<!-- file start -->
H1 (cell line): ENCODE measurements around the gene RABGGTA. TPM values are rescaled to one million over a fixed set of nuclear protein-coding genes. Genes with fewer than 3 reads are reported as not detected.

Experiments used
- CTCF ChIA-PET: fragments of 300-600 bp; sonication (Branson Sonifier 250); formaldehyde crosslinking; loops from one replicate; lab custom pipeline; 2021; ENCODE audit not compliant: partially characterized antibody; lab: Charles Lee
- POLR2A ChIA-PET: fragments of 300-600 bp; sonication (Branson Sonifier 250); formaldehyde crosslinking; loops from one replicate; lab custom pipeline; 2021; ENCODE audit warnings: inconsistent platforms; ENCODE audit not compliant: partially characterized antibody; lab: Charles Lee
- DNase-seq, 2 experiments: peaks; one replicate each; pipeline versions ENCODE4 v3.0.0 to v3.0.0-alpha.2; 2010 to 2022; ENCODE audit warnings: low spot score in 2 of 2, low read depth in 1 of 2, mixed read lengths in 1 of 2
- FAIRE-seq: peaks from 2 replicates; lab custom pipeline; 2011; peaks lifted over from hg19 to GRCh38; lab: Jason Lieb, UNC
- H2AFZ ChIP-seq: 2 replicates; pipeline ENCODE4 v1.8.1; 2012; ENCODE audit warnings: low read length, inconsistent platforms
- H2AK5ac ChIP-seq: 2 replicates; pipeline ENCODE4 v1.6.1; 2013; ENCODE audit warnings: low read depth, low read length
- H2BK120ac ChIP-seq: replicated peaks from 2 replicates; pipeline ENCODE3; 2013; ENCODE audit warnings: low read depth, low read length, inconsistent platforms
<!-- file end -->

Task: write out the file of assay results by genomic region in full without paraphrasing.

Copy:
H1 (cell line): ENCODE measurements around the gene RABGGTA. TPM values are rescaled to one million over a fixed set of nuclear protein-coding genes. Genes with fewer than 3 reads are reported as not detected.

Experiments used
- CTCF ChIA-PET: fragments of 300-600 bp; sonication (Branson Sonifier 250); formaldehyde crosslinking; loops from one replicate; lab custom pipeline; 2021; ENCODE audit not compliant: partially characterized antibody; lab: Charles Lee
- POLR2A ChIA-PET: fragments of 300-600 bp; sonication (Branson Sonifier 250); formaldehyde crosslinking; loops from one replicate; lab custom pipeline; 2021; ENCODE audit warnings: inconsistent platforms; ENCODE audit not compliant: partially characterized antibody; lab: Charles Lee
- DNase-seq, 2 experiments: peaks; one replicate each; pipeline versions ENCODE4 v3.0.0 to v3.0.0-alpha.2; 2010 to 2022; ENCODE audit warnings: low spot score in 2 of 2, low read depth in 1 of 2, mixed read lengths in 1 of 2
- FAIRE-seq: peaks from 2 replicates; lab custom pipeline; 2011; peaks lifted over from hg19 to GRCh38; lab: Jason Lieb, UNC
- H2AFZ ChIP-seq: 2 replicates; pipeline ENCODE4 v1.8.1; 2012; ENCODE audit warnings: low read length, inconsistent platforms
- H2AK5ac ChIP-seq: 2 replicates; pipeline ENCODE4 v1.6.1; 2013; ENCODE audit warnings: low read depth, low read length
- H2BK120ac ChIP-seq: replicated peaks from 2 replicates; pipeline ENCODE3; 2013; ENCODE audit warnings: low read depth, low read length, inconsistent platforms